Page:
In one of the greatest Eureka! moments and Nobel-worthy finds in physics, scientists have confirmed their discovery of the Higgs boson, the subatomic particle also called the 'god particle'.
Its existence was proposed in 1964 by the British physicist Peter Higgs to explain why matter has mass. Scientists believe that the particle acts like snow i.e. when other tiny basic blocks pass through it, they clump together, slow down and create atoms.
CERN (European Organisation for Nuclear Research) had announced in July last that the physicists had discovered something that looked like the Higgs boson, but they weren't sure as they had to study the data to rule out that it was not something else.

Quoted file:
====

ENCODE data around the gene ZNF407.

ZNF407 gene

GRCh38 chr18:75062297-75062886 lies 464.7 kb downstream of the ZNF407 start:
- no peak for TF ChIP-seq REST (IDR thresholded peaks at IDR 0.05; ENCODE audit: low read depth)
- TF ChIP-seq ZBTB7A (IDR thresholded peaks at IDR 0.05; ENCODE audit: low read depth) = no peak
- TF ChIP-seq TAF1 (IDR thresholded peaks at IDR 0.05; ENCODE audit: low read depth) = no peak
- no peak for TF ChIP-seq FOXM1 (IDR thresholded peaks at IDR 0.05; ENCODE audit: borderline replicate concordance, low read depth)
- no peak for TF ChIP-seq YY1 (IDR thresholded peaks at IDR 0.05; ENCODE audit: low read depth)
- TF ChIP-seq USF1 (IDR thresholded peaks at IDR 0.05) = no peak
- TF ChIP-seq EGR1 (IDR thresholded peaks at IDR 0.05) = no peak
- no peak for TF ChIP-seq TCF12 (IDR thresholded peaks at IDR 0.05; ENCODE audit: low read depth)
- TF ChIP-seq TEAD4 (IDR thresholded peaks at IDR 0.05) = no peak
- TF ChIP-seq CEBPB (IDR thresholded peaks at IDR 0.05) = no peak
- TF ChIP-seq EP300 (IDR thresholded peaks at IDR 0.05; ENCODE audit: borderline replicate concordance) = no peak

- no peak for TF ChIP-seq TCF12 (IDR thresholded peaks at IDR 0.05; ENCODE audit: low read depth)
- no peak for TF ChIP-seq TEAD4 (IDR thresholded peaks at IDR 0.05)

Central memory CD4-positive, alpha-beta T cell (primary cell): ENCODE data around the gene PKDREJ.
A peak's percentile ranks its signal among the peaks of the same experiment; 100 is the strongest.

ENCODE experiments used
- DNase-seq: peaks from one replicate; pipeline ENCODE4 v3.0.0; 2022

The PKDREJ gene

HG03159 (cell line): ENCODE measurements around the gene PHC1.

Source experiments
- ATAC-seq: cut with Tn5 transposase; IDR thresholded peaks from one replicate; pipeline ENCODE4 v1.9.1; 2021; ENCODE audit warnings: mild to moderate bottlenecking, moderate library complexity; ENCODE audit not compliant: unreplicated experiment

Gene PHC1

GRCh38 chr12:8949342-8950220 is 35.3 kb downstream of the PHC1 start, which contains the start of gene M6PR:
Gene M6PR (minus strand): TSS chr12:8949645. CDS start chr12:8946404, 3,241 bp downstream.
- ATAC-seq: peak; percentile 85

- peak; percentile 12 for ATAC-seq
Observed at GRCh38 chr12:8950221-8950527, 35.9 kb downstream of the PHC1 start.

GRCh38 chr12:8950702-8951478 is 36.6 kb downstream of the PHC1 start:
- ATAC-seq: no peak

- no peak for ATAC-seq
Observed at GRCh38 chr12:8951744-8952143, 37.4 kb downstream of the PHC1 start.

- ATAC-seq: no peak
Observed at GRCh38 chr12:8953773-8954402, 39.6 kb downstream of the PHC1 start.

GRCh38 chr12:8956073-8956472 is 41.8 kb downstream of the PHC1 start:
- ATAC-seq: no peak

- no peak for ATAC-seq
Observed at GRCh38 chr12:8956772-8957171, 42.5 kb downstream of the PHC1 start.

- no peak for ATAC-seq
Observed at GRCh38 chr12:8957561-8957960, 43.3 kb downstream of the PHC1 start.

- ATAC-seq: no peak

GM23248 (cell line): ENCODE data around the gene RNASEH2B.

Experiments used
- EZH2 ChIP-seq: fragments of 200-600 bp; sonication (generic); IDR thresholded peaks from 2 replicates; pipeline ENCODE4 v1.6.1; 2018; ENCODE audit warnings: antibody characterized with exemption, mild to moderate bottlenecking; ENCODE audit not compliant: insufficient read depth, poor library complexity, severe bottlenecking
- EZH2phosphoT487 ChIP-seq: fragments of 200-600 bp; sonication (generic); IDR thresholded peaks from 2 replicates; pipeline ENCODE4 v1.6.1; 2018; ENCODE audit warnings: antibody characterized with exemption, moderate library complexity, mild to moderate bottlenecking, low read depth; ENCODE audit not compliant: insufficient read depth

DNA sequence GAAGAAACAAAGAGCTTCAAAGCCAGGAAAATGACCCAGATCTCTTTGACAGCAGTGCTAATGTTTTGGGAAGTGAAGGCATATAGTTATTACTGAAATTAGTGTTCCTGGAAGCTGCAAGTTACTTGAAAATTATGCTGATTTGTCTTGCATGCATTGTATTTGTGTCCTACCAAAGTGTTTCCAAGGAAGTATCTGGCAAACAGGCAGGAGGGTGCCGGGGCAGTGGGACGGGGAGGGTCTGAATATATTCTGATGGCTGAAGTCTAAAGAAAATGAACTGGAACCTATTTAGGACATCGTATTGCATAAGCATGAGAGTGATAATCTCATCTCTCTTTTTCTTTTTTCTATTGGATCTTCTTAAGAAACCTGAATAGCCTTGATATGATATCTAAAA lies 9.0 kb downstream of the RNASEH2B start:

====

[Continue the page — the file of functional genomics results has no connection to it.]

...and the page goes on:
Now they believe they had got it right. Because the data strongly indicates that it is a Higgs boson. The discovery means that the key theory that scientists use to explain everything, is plausible - for now, at least.
The finding could result in a potential Nobel, though it is not certain whether the prize would go to the 83-year-old Peter Higgs and others who first proposed it, or to the thousands of scientists who discovered it, or to all of them together.
It took more than 20 years, thousands of scientists and avalanches of data from trillions of colliding protons from the world's biggest atom smasher, CERN's Large Hadron Collider, which cost $10 billion. It was built in a 27-kilometer tunnel beneath the Swiss-French border to produce the extreme energies for replicating those 1 trillionth - 2 trillionths of a second after the Big Bang.The particle is so elusive that only one collision per trillion will produce it.